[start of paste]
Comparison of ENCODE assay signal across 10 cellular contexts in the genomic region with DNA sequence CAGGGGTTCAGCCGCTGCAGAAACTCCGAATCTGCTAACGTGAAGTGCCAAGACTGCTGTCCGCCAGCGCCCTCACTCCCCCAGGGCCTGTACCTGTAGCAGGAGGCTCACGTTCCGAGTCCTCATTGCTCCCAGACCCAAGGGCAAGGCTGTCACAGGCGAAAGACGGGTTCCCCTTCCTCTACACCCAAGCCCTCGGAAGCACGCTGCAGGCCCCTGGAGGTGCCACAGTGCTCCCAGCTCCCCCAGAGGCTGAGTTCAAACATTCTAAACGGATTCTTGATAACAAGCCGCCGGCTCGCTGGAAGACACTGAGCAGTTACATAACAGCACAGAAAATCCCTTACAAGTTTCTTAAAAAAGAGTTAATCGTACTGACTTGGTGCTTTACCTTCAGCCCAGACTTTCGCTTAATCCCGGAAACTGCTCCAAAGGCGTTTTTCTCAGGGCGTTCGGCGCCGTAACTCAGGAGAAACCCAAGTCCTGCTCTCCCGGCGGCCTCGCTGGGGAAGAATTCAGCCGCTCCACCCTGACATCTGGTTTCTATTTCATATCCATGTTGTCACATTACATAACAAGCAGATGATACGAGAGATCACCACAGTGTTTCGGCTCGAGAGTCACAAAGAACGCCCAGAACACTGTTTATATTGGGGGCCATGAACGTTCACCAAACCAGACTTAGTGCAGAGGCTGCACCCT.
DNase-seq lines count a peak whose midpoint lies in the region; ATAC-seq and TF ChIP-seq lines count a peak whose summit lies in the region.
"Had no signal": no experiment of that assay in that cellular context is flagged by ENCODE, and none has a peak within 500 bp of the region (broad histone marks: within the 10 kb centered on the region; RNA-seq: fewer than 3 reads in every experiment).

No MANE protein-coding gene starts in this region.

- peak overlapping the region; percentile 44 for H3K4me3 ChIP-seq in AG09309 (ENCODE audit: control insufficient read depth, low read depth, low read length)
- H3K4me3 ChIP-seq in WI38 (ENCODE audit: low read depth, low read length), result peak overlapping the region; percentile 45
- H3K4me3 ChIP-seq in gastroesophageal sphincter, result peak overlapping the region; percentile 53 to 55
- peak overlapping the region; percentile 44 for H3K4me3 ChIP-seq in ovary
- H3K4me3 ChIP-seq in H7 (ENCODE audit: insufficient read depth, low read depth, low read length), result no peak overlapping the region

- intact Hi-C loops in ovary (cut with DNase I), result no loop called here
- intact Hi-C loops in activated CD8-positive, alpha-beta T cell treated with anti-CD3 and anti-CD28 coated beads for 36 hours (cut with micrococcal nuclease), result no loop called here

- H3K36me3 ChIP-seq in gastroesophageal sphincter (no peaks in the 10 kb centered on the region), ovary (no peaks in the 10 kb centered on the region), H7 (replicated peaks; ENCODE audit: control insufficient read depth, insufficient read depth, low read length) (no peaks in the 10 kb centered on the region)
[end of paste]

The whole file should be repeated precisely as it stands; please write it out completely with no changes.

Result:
Comparison of ENCODE assay signal across 10 cellular contexts in the genomic region with DNA sequence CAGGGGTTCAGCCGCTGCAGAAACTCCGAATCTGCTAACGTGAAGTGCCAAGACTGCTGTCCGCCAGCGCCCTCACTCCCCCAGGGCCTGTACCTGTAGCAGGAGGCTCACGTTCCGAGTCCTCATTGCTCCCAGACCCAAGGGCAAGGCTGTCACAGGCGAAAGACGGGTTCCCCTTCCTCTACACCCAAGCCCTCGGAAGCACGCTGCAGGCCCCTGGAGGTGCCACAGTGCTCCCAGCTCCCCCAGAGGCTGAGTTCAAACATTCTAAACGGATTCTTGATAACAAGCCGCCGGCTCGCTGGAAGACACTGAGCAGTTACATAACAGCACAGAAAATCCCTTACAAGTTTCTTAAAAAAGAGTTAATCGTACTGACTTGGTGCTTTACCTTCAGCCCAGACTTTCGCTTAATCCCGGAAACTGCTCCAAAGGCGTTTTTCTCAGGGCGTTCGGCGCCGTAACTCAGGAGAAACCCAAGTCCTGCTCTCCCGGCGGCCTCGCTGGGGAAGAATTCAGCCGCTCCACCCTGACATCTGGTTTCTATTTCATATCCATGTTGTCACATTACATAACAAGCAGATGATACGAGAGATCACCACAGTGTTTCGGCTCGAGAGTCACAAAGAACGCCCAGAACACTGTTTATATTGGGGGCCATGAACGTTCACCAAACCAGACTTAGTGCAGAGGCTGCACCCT.
DNase-seq lines count a peak whose midpoint lies in the region; ATAC-seq and TF ChIP-seq lines count a peak whose summit lies in the region.
"Had no signal": no experiment of that assay in that cellular context is flagged by ENCODE, and none has a peak within 500 bp of the region (broad histone marks: within the 10 kb centered on the region; RNA-seq: fewer than 3 reads in every experiment).

No MANE protein-coding gene starts in this region.

- peak overlapping the region; percentile 44 for H3K4me3 ChIP-seq in AG09309 (ENCODE audit: control insufficient read depth, low read depth, low read length)
- H3K4me3 ChIP-seq in WI38 (ENCODE audit: low read depth, low read length), result peak overlapping the region; percentile 45
- H3K4me3 ChIP-seq in gastroesophageal sphincter, result peak overlapping the region; percentile 53 to 55
- peak overlapping the region; percentile 44 for H3K4me3 ChIP-seq in ovary
- H3K4me3 ChIP-seq in H7 (ENCODE audit: insufficient read depth, low read depth, low read length), result no peak overlapping the region

- intact Hi-C loops in ovary (cut with DNase I), result no loop called here
- intact Hi-C loops in activated CD8-positive, alpha-beta T cell treated with anti-CD3 and anti-CD28 coated beads for 36 hours (cut with micrococcal nuclease), result no loop called here

- H3K36me3 ChIP-seq in gastroesophageal sphincter (no peaks in the 10 kb centered on the region), ovary (no peaks in the 10 kb centered on the region), H7 (replicated peaks; ENCODE audit: control insufficient read depth, insufficient read depth, low read length) (no peaks in the 10 kb centered on the region)